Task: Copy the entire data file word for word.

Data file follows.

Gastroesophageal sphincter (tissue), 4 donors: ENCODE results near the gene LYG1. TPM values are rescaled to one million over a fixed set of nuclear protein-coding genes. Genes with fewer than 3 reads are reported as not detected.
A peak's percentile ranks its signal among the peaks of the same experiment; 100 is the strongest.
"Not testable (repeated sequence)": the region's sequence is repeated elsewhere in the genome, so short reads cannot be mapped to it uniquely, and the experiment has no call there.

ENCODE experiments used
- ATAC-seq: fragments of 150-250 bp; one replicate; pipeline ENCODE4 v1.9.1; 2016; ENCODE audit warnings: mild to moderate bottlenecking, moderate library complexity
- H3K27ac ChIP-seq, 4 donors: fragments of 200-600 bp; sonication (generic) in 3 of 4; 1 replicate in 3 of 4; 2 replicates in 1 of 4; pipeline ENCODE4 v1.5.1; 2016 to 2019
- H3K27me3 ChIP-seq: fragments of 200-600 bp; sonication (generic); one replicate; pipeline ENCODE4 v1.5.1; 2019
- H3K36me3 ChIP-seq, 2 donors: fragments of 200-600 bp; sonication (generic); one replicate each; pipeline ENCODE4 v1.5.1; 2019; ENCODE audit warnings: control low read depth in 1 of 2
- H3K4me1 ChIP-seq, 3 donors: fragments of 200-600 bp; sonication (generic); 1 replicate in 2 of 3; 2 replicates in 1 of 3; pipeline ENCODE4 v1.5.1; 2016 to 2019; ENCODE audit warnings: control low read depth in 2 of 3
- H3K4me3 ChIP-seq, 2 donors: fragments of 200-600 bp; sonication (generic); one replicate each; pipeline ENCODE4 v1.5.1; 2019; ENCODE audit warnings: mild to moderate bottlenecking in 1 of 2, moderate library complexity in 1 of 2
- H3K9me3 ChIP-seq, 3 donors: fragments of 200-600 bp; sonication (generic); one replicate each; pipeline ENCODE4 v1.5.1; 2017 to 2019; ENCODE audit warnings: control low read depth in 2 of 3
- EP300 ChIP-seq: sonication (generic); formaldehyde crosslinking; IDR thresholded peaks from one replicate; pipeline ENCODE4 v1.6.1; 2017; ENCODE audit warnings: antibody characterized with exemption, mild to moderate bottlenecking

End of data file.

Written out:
Gastroesophageal sphincter (tissue), 4 donors: ENCODE results near the gene LYG1. TPM values are rescaled to one million over a fixed set of nuclear protein-coding genes. Genes with fewer than 3 reads are reported as not detected.
A peak's percentile ranks its signal among the peaks of the same experiment; 100 is the strongest.
"Not testable (repeated sequence)": the region's sequence is repeated elsewhere in the genome, so short reads cannot be mapped to it uniquely, and the experiment has no call there.

ENCODE experiments used
- ATAC-seq: fragments of 150-250 bp; one replicate; pipeline ENCODE4 v1.9.1; 2016; ENCODE audit warnings: mild to moderate bottlenecking, moderate library complexity
- H3K27ac ChIP-seq, 4 donors: fragments of 200-600 bp; sonication (generic) in 3 of 4; 1 replicate in 3 of 4; 2 replicates in 1 of 4; pipeline ENCODE4 v1.5.1; 2016 to 2019
- H3K27me3 ChIP-seq: fragments of 200-600 bp; sonication (generic); one replicate; pipeline ENCODE4 v1.5.1; 2019
- H3K36me3 ChIP-seq, 2 donors: fragments of 200-600 bp; sonication (generic); one replicate each; pipeline ENCODE4 v1.5.1; 2019; ENCODE audit warnings: control low read depth in 1 of 2
- H3K4me1 ChIP-seq, 3 donors: fragments of 200-600 bp; sonication (generic); 1 replicate in 2 of 3; 2 replicates in 1 of 3; pipeline ENCODE4 v1.5.1; 2016 to 2019; ENCODE audit warnings: control low read depth in 2 of 3
- H3K4me3 ChIP-seq, 2 donors: fragments of 200-600 bp; sonication (generic); one replicate each; pipeline ENCODE4 v1.5.1; 2019; ENCODE audit warnings: mild to moderate bottlenecking in 1 of 2, moderate library complexity in 1 of 2
- H3K9me3 ChIP-seq, 3 donors: fragments of 200-600 bp; sonication (generic); one replicate each; pipeline ENCODE4 v1.5.1; 2017 to 2019; ENCODE audit warnings: control low read depth in 2 of 3
- EP300 ChIP-seq: sonication (generic); formaldehyde crosslinking; IDR thresholded peaks from one replicate; pipeline ENCODE4 v1.6.1; 2017; ENCODE audit warnings: antibody characterized with exemption, mild to moderate bottlenecking